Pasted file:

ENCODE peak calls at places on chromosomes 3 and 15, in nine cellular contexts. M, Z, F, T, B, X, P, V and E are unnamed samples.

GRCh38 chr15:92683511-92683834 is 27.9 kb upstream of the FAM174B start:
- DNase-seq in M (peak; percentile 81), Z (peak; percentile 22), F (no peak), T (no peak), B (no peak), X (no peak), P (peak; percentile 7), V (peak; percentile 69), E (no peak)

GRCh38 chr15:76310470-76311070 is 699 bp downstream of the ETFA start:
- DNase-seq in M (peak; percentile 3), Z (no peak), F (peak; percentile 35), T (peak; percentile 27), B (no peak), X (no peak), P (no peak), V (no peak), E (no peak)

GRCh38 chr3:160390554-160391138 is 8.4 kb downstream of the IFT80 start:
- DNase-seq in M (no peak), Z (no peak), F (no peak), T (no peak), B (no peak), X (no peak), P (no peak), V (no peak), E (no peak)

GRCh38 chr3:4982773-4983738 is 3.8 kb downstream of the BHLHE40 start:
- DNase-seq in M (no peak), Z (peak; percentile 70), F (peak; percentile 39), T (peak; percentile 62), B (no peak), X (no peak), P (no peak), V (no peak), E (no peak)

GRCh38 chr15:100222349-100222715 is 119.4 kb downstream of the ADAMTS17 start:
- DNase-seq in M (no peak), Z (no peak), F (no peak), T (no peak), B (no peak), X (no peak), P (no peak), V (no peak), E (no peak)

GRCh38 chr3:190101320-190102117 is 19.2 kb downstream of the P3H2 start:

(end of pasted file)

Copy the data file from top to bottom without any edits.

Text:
ENCODE peak calls at places on chromosomes 3 and 15, in nine cellular contexts. M, Z, F, T, B, X, P, V and E are unnamed samples.

GRCh38 chr15:92683511-92683834 is 27.9 kb upstream of the FAM174B start:
- DNase-seq in M (peak; percentile 81), Z (peak; percentile 22), F (no peak), T (no peak), B (no peak), X (no peak), P (peak; percentile 7), V (peak; percentile 69), E (no peak)

GRCh38 chr15:76310470-76311070 is 699 bp downstream of the ETFA start:
- DNase-seq in M (peak; percentile 3), Z (no peak), F (peak; percentile 35), T (peak; percentile 27), B (no peak), X (no peak), P (no peak), V (no peak), E (no peak)

GRCh38 chr3:160390554-160391138 is 8.4 kb downstream of the IFT80 start:
- DNase-seq in M (no peak), Z (no peak), F (no peak), T (no peak), B (no peak), X (no peak), P (no peak), V (no peak), E (no peak)

GRCh38 chr3:4982773-4983738 is 3.8 kb downstream of the BHLHE40 start:
- DNase-seq in M (no peak), Z (peak; percentile 70), F (peak; percentile 39), T (peak; percentile 62), B (no peak), X (no peak), P (no peak), V (no peak), E (no peak)

GRCh38 chr15:100222349-100222715 is 119.4 kb downstream of the ADAMTS17 start:
- DNase-seq in M (no peak), Z (no peak), F (no peak), T (no peak), B (no peak), X (no peak), P (no peak), V (no peak), E (no peak)

GRCh38 chr3:190101320-190102117 is 19.2 kb downstream of the P3H2 start: